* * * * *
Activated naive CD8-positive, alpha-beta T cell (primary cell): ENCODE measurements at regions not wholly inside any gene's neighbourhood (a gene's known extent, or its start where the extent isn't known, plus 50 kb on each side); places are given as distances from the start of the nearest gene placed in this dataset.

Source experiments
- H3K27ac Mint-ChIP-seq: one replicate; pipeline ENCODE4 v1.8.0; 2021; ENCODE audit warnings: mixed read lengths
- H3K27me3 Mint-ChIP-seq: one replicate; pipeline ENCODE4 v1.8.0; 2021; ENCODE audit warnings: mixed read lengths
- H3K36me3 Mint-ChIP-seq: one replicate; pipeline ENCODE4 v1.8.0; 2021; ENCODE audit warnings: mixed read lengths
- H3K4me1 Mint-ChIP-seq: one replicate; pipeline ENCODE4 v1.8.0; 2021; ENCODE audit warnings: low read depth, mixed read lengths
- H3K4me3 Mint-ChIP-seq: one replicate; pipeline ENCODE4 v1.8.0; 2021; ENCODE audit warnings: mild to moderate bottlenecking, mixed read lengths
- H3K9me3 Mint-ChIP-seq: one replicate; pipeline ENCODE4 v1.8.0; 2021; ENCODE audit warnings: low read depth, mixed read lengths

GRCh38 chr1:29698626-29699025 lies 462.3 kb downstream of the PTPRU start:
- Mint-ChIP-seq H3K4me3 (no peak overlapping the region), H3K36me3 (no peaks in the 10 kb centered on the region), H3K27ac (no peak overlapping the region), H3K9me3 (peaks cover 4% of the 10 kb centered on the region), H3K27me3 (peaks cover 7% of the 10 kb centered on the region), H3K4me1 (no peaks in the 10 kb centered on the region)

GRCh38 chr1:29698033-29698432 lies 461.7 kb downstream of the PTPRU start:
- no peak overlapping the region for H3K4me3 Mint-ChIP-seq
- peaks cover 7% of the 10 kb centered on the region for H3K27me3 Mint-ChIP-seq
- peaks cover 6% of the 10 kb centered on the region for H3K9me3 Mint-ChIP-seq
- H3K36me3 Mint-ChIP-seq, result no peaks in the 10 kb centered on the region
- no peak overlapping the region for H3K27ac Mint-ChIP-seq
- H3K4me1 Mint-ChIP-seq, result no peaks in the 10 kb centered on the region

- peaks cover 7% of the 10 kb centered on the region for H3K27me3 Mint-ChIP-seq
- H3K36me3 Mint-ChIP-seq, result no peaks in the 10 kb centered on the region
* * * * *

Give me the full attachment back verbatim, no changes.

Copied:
Activated naive CD8-positive, alpha-beta T cell (primary cell): ENCODE measurements at regions not wholly inside any gene's neighbourhood (a gene's known extent, or its start where the extent isn't known, plus 50 kb on each side); places are given as distances from the start of the nearest gene placed in this dataset.

Source experiments
- H3K27ac Mint-ChIP-seq: one replicate; pipeline ENCODE4 v1.8.0; 2021; ENCODE audit warnings: mixed read lengths
- H3K27me3 Mint-ChIP-seq: one replicate; pipeline ENCODE4 v1.8.0; 2021; ENCODE audit warnings: mixed read lengths
- H3K36me3 Mint-ChIP-seq: one replicate; pipeline ENCODE4 v1.8.0; 2021; ENCODE audit warnings: mixed read lengths
- H3K4me1 Mint-ChIP-seq: one replicate; pipeline ENCODE4 v1.8.0; 2021; ENCODE audit warnings: low read depth, mixed read lengths
- H3K4me3 Mint-ChIP-seq: one replicate; pipeline ENCODE4 v1.8.0; 2021; ENCODE audit warnings: mild to moderate bottlenecking, mixed read lengths
- H3K9me3 Mint-ChIP-seq: one replicate; pipeline ENCODE4 v1.8.0; 2021; ENCODE audit warnings: low read depth, mixed read lengths

GRCh38 chr1:29698626-29699025 lies 462.3 kb downstream of the PTPRU start:
- Mint-ChIP-seq H3K4me3 (no peak overlapping the region), H3K36me3 (no peaks in the 10 kb centered on the region), H3K27ac (no peak overlapping the region), H3K9me3 (peaks cover 4% of the 10 kb centered on the region), H3K27me3 (peaks cover 7% of the 10 kb centered on the region), H3K4me1 (no peaks in the 10 kb centered on the region)

GRCh38 chr1:29698033-29698432 lies 461.7 kb downstream of the PTPRU start:
- no peak overlapping the region for H3K4me3 Mint-ChIP-seq
- peaks cover 7% of the 10 kb centered on the region for H3K27me3 Mint-ChIP-seq
- peaks cover 6% of the 10 kb centered on the region for H3K9me3 Mint-ChIP-seq
- H3K36me3 Mint-ChIP-seq, result no peaks in the 10 kb centered on the region
- no peak overlapping the region for H3K27ac Mint-ChIP-seq
- H3K4me1 Mint-ChIP-seq, result no peaks in the 10 kb centered on the region

- peaks cover 7% of the 10 kb centered on the region for H3K27me3 Mint-ChIP-seq
- H3K36me3 Mint-ChIP-seq, result no peaks in the 10 kb centered on the region